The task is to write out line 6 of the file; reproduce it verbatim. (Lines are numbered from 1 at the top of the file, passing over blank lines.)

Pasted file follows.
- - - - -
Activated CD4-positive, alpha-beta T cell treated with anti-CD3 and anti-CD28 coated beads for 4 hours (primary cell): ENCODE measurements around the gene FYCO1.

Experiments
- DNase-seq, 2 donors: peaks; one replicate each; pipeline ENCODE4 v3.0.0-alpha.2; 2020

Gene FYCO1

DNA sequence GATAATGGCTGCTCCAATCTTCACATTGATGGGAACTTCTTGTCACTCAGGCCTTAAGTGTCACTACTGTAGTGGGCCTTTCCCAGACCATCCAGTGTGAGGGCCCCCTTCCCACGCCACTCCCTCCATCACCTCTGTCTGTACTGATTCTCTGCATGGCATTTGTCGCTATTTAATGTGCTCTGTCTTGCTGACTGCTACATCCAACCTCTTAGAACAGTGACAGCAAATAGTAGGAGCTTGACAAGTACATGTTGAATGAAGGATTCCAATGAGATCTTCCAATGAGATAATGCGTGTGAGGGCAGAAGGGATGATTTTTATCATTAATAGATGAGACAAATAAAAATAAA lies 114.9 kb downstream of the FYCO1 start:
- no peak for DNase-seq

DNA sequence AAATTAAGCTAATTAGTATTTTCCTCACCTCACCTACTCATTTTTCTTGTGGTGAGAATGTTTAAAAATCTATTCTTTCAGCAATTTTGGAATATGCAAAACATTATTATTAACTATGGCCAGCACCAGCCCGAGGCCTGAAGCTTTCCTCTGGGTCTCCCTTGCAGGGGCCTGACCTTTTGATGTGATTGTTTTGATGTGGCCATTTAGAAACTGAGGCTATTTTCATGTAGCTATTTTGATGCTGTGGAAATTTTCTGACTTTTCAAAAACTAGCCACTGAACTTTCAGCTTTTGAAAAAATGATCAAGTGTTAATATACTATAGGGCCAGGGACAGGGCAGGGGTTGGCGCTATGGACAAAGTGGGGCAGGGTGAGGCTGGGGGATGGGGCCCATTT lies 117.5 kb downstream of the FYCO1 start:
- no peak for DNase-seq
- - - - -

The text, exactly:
- no peak for DNase-seq